According to the rules I set myself for this blog, I was to post once a week. I was to talk about various specific parts of fundamental zen thought as they pertained to my daily life. Well, if I set the rules, I can break them. The problem for me today being that according to those rules I should be writing about sex as it pertains to Right Action. I’m having a hard time with the subject. But then I suspect that this would be normal, at least for most people of my generation, many of us being afflicted with a somewhat checkered past in respect to sex, specifically how we were harmed and how we harmed others. It’s not that I have any trouble remembering all the humiliations I caused myself, or the pain I felt because of sex, its just that sex is a pretty fraught subject and cannot be thrown off lightly.
Don’t talk about politics, religion or sex!
I want to get what I say right. I want to get what I say right from a Buddhist point of view. Is there a right point of view? What I mean is that I want to make sure that I don’t say anything that might be misunderstood. My post is in draft and it is coming along.
Instead, today, I want to say a few things about the Great Vow Monastery.
My friend Peter has just gone down for a three week residency at the monastery. At the same time I have been presented with a rather emotionally charged situation in that someone I know is dumping a rather complicated set of emotions at my feet and implying that I caused them and so am responsible for their feelings. Things said hurt my feelings. But the hurt did not last long because I can see that the attacks are not really personal. The poor distressed person has, through their stories, told me often enough that they have felt badly in this way (and act out because of it) all their life. And I haven’t known the person long enough to have caused the great suffering the person is blaming me for. So what has this to do with Great Vow?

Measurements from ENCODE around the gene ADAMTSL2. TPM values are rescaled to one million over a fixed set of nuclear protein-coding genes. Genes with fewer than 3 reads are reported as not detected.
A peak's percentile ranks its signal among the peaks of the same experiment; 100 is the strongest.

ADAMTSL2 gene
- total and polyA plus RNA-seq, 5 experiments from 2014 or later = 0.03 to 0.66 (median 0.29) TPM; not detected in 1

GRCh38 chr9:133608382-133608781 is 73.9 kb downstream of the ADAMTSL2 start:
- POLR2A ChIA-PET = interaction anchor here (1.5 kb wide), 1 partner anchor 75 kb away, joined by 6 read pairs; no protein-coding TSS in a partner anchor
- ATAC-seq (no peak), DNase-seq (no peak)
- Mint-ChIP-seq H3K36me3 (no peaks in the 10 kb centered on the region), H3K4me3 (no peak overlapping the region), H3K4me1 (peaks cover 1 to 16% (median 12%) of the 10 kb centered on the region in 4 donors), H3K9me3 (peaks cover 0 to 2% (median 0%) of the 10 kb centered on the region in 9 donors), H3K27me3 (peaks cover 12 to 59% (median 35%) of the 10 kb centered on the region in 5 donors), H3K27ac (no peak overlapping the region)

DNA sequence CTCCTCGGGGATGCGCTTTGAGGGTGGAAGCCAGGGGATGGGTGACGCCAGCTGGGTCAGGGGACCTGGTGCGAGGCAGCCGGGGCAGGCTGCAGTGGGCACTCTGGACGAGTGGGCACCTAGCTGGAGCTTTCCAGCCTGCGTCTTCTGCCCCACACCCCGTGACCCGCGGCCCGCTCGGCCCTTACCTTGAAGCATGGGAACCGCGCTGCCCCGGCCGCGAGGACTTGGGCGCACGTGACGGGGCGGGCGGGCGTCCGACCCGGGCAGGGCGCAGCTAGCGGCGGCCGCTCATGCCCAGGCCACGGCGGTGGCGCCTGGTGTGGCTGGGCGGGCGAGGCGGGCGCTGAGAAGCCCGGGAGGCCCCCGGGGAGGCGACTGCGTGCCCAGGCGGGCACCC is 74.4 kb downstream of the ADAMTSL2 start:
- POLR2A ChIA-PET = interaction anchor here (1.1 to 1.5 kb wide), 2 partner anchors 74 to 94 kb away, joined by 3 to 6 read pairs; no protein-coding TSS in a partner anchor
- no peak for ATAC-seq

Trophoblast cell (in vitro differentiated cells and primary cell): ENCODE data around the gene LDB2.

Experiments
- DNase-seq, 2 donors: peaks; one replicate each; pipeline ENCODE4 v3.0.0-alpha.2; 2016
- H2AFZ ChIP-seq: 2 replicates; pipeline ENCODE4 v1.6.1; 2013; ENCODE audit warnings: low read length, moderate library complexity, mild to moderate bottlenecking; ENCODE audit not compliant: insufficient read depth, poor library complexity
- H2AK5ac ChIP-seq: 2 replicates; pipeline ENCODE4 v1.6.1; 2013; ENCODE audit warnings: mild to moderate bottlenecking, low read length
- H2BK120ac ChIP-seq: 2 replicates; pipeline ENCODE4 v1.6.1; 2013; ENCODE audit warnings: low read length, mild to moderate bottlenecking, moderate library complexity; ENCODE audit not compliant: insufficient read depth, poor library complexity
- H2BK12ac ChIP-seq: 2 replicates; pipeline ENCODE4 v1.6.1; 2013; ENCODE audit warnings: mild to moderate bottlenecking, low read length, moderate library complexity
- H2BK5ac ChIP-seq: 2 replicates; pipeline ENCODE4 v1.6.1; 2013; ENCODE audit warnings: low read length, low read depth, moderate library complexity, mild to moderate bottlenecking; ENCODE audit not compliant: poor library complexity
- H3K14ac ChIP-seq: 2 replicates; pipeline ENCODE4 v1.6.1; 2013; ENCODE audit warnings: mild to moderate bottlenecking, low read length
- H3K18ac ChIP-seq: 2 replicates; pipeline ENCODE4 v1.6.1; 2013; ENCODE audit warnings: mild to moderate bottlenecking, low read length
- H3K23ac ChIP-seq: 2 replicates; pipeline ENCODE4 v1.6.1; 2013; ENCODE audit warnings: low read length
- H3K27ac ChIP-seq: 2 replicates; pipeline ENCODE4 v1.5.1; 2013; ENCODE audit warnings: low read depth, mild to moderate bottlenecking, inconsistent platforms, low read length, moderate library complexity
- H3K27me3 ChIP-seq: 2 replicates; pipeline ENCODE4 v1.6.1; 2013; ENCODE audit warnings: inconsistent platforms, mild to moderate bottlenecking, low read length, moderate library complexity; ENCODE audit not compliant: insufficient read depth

When I was there I was totally impressed by the dedication of Chozen and Hogen, joint head teachers of the monastery, both allowed to hold the title of Roshi. I saw them living side by side with a large number of impermanent and permanent guests, all of whom, being human, suffer histories. The role of Chozen and Hogen appeared to me to be like benevolent loving parents (in loco parentis) for a whole lot of people who had not been loved properly but who seemed to want to learn to love. I am not trying to say that the people at the monastery are anymore screwed up than anyone else in the world. The fact that they are at the monastery is a great sign in that they are on the road to recovery. I’m saying this from the point of view of someone who thinks we are all screwed up (including myself), and that some of us unfortunately do not know it. The some of us who are fortunate enough to know the extent of our suffering are sometimes inspired to try to learn how not to suffer and how not to cause suffering.
My role in my present situation is that I have to be the local parent for the someone who is suffering and acting it out against me. My partner says that in a way the person is doing so because they see in me someone strong enough not to screw the situation up and who will act with compassion in the face of the personal attacks. Well, I don’t know if I am strong. But given that I can remember two teachers who seemed to be holding up well in the face of the hard and exhausting demands of their position as exemplars of compassion, I can have faith that such a thing can be done and therefor, if I try hard, I won’t screw up my situation too badly.